If you or a loved one has suffered a head injury due to the negligence of another, you should consult with an experienced attorney as soon as possible. The Law Offices of Scott Glovsky serving Los Angeles and Pasadena has experience handling brain injury cases.
Symptoms May Take Time To Develop
Unlike other injuries, the full impact of a TBI may not be fully known at the time of the accident or even at the time of treatment. Often, symptoms appear days, weeks, even years after an initial diagnosis.
The long-term ramification of the injury may not be immediately known. This may result in additional and costly medical treatment in the future. Victims and their families may have to live with the results of a TBI for years, or even the rest of their lives.
Classification & Symptoms Of TBI
TBIs are classified by severity. Brain injuries can be classified into mild, moderate, and severe categories. There are different techniques or scales used to classify TBI. However, the systems have limited ability to predict outcomes.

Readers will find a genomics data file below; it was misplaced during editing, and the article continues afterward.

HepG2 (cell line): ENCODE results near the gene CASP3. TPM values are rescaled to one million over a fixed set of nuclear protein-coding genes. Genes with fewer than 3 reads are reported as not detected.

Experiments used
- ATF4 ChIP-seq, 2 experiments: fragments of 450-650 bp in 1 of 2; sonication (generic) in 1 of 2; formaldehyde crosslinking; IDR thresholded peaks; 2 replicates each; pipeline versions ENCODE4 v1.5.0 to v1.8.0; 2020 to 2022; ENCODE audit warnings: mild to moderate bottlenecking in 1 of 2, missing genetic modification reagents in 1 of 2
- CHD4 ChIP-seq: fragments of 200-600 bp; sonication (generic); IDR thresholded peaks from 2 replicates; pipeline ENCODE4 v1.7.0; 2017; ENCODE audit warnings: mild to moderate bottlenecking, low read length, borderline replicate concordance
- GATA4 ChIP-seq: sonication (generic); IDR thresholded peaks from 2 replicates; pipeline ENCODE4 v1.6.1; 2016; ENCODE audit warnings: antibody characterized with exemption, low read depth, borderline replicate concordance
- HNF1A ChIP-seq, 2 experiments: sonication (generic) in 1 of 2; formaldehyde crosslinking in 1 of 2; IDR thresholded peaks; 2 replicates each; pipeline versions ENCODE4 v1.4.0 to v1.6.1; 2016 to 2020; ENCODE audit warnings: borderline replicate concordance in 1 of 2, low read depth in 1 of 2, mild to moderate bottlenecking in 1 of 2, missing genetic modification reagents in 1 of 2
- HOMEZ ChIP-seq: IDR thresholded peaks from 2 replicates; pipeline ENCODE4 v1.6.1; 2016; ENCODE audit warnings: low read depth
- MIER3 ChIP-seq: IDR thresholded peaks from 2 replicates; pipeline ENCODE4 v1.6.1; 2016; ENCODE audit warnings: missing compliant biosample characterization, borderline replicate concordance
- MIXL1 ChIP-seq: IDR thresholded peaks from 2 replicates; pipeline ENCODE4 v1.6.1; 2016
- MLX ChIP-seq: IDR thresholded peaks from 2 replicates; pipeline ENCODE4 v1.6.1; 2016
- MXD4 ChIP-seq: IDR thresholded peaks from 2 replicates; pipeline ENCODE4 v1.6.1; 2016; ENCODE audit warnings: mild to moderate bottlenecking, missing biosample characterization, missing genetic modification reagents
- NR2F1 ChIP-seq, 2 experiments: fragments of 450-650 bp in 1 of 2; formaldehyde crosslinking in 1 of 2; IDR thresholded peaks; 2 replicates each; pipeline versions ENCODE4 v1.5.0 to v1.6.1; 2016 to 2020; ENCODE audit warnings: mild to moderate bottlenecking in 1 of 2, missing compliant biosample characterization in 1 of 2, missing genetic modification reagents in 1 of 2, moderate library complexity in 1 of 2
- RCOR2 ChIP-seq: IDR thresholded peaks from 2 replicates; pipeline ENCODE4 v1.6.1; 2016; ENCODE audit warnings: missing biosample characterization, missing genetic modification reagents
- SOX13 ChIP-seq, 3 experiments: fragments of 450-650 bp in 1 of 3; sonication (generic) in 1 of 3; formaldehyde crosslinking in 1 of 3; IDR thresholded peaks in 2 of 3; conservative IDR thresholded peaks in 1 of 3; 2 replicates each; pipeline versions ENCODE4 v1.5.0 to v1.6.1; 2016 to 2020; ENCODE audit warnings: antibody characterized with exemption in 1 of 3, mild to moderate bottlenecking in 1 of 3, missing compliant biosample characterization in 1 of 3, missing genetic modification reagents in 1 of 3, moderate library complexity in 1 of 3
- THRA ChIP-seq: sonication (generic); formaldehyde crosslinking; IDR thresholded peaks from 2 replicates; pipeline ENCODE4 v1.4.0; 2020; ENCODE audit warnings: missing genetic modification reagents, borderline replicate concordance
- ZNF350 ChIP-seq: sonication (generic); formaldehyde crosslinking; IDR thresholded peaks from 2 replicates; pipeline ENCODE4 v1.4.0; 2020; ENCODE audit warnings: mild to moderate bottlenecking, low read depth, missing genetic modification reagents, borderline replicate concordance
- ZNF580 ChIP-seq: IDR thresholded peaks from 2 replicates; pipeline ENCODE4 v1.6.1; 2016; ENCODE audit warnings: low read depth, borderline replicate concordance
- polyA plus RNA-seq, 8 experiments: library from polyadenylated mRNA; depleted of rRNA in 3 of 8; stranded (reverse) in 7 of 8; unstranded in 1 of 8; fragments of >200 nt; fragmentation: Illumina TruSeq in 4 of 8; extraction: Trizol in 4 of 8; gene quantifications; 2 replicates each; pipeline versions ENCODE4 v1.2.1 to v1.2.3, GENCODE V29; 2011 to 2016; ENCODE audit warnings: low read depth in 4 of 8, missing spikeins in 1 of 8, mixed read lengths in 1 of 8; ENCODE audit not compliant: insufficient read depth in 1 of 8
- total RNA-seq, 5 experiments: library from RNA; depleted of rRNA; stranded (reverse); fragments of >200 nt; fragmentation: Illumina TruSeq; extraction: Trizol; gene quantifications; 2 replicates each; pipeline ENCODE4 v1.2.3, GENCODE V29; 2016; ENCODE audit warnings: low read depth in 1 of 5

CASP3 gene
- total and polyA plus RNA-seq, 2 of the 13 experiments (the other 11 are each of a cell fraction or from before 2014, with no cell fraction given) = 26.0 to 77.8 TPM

Currently, cases of potential TBI are first assessed by conducting a neurological exam, which evaluates thinking, motor function, sensory function, coordination, and reflexes. This exam is then followed by imaging tests such as computerized tomography scans (CT scans) and magnetic resonance imaging (MRI) tests. While these tests do not formally diagnose TBI, they can enable physicians to rule out life-threatening brain injury. Health care providers may also use other FDA-regulated devices when assessing or managing a head injury, but none of these devices is meant to be used in place of an imaging test or judgment of the physician. Timely diagnosis of TBI is critical to prevent repetitive injury–which carries the risk of “second impact syndrome.” If someone who has not recovered from a head injury undergoes a second head injury, it can exacerbate their case of TBI or even lead to death.